students under pavilion of bottles

Recycled bottles were one of the materials available on Oʻahu that architecture students at the University of Hawaiʻi at Mānoa used to design a full-scale pavilion for their final project in ARCH 102. Students’ final deliverables were a digital presentation to explain the design and a full-scale prototype of the pavilion design.

Hawaiʻi relies heavily on imported goods and materials. To see how this project would impact the community, My Tran, a lecturer at the School of Architecture, wanted students to focus on the budget, cycle of material (resources) and fabrication (labor/ skill).

students walking around courtyard

“This allows students to pay attention to the resource itself rather than trying to make something nice and pretty without a purpose,” said Tran. “I want them to understand the importance of architecture evolving by resources, human labor and cost. Beauty is a byproduct to these three focuses.”

Students were divided into two teams for the project:

  • Team bottles: A group of 12 students designed and constructed a 16′ x 8′ pavilion by using waste bottles collected around the UH campus, households and restaurants.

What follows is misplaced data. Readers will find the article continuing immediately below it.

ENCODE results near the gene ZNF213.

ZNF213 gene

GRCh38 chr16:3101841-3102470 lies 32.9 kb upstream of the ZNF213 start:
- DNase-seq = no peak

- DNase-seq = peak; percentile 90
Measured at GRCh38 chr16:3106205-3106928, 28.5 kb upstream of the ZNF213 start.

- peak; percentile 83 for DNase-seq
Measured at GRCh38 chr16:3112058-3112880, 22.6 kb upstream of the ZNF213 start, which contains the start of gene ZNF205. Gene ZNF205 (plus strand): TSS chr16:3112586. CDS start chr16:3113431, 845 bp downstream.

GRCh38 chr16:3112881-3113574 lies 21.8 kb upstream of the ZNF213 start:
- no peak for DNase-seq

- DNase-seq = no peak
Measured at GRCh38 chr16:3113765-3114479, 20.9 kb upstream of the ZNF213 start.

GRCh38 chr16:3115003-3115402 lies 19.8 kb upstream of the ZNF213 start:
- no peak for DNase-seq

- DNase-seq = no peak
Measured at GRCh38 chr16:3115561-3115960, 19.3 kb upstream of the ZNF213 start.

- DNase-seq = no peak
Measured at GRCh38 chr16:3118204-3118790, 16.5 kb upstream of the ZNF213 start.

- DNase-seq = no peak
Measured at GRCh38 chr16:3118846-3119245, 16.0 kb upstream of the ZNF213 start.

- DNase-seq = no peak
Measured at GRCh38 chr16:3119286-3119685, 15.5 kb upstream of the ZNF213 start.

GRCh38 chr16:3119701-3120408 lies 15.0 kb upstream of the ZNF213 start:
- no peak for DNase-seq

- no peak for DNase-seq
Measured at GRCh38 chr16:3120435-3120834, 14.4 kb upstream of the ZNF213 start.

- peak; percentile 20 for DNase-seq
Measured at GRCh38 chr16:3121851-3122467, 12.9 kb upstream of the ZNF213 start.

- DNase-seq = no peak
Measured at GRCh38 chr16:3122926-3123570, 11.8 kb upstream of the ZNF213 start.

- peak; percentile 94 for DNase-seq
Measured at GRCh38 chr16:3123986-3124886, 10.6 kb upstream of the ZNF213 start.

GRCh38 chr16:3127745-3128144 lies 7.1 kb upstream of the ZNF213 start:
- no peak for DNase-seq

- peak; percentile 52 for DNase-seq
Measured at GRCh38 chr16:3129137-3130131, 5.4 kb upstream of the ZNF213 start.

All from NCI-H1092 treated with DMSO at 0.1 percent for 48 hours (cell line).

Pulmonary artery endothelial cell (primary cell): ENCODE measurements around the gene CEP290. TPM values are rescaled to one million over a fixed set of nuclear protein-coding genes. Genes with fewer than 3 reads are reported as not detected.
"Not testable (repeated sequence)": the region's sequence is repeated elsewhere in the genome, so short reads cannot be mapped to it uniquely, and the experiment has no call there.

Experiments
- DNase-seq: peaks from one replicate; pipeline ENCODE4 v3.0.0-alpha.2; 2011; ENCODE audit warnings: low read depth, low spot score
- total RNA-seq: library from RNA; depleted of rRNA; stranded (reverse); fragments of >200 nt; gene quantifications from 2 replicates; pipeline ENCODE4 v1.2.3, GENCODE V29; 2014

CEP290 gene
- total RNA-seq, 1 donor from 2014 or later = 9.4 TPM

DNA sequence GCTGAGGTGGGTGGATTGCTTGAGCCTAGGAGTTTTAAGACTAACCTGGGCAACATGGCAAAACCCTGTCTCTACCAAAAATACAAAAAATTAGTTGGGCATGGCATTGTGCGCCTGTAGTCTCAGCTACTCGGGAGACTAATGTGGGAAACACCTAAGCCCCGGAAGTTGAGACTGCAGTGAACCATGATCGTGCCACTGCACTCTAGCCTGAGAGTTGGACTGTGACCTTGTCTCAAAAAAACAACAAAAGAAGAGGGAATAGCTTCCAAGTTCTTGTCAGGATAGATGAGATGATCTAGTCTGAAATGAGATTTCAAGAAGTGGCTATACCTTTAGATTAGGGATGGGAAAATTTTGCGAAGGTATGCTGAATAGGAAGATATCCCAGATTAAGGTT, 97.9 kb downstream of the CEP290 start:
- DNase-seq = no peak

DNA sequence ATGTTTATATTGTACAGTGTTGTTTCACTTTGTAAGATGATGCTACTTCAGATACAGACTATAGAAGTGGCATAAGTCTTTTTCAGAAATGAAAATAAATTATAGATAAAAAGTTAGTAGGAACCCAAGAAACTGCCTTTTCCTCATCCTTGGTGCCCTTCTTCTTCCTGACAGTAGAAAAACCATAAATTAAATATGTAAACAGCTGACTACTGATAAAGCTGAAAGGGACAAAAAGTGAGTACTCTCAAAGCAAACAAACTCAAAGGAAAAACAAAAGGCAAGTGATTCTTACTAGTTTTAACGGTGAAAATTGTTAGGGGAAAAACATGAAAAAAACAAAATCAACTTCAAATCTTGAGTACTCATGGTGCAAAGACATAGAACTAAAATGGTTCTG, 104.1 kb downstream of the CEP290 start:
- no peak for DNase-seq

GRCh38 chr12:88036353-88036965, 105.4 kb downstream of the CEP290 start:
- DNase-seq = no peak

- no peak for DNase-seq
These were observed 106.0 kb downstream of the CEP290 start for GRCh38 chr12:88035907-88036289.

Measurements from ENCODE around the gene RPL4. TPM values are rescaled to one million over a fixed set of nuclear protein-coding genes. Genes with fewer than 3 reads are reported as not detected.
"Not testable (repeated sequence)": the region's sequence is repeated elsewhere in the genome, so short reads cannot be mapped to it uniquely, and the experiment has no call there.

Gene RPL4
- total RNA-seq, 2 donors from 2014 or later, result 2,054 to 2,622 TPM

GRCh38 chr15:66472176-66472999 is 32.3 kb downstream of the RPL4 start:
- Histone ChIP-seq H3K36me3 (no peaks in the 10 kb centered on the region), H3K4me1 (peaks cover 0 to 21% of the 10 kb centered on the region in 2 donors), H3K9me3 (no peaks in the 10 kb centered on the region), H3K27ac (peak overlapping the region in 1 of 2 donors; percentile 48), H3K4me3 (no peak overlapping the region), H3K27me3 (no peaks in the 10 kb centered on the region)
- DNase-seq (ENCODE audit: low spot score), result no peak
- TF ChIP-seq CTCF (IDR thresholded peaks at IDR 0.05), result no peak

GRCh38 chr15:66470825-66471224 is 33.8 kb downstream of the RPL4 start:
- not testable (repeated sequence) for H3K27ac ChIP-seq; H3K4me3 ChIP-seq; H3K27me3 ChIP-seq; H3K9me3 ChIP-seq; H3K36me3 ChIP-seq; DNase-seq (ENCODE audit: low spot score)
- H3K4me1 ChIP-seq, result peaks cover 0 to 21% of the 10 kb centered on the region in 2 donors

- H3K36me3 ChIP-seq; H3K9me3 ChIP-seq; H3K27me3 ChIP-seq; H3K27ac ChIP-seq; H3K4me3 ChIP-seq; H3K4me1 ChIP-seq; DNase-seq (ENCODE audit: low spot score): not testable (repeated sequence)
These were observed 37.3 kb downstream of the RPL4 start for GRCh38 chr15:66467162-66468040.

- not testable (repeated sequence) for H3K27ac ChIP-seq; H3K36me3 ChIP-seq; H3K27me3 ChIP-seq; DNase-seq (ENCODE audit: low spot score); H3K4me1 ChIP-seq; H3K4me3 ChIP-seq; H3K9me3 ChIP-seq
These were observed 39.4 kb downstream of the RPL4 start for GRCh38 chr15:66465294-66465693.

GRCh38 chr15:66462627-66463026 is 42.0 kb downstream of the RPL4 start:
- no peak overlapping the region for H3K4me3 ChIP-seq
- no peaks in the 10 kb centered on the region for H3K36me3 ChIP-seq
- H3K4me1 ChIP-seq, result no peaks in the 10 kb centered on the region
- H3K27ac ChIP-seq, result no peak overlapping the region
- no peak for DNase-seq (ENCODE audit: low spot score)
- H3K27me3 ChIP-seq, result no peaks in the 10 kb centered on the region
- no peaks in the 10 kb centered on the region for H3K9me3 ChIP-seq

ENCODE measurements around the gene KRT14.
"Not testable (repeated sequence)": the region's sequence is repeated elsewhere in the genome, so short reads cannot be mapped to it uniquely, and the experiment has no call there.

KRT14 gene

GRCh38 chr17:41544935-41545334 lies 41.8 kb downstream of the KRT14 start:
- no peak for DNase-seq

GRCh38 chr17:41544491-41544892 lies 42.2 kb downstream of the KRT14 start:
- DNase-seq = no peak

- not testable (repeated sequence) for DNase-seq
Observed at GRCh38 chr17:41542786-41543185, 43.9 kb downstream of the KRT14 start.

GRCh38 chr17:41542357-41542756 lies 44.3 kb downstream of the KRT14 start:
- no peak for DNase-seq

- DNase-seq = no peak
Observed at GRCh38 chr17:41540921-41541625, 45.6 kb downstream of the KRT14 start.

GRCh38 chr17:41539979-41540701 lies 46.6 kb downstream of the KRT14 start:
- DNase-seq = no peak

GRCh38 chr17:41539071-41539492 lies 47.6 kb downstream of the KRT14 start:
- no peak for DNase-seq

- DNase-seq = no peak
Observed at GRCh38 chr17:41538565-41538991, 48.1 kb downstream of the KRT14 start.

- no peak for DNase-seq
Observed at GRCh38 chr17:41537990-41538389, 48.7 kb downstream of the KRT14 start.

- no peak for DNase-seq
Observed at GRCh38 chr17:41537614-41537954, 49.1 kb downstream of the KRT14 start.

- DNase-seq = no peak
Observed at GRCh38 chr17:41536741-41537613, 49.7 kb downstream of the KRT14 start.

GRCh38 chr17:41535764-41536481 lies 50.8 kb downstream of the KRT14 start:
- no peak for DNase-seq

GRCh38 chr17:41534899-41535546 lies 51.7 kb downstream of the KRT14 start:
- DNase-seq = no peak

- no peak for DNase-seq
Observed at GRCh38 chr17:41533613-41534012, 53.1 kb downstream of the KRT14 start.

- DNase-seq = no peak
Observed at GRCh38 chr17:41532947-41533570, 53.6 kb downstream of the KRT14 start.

• Team bones: A team of 11 students designed a 4′ x 16′ pavilion that can be explored in many different iterations while being easy to construct, assemble and transport.

Caitlin Munar, a first-year School of Architecture student said, “before, I used to think of architecture more as the fabrication of just buildings and the space, but now I see it as more of a tool to bring awareness and light to issues or a specific concept as a way to evolve the overall experience.”

students by their projects

Students gained skills such as graphic communication, teamwork, project management and fabrication during the project. As a first-year class, organizing thoughts and describing design ideas by using digital and physical methods were the main concentrations. Students also learned the difference between digital modeling and a physical model, by using digital models to see the space and physical models to test out the structural integrity.

“I feel like this class has helped me to communicate my design concepts and processes more clearly through various forms of graphics,” said Fitimaleafa Taupau, a first-year School of Architecture student. “Throughout my first year of studio, I’ve learned that communication is a major part of the design process, if not the most important part to be honest. Through this class I’ve learned that an important part of good design is one where your work can be communicated and understood across the board solely through your graphics without you having to do too much verbal explaining.”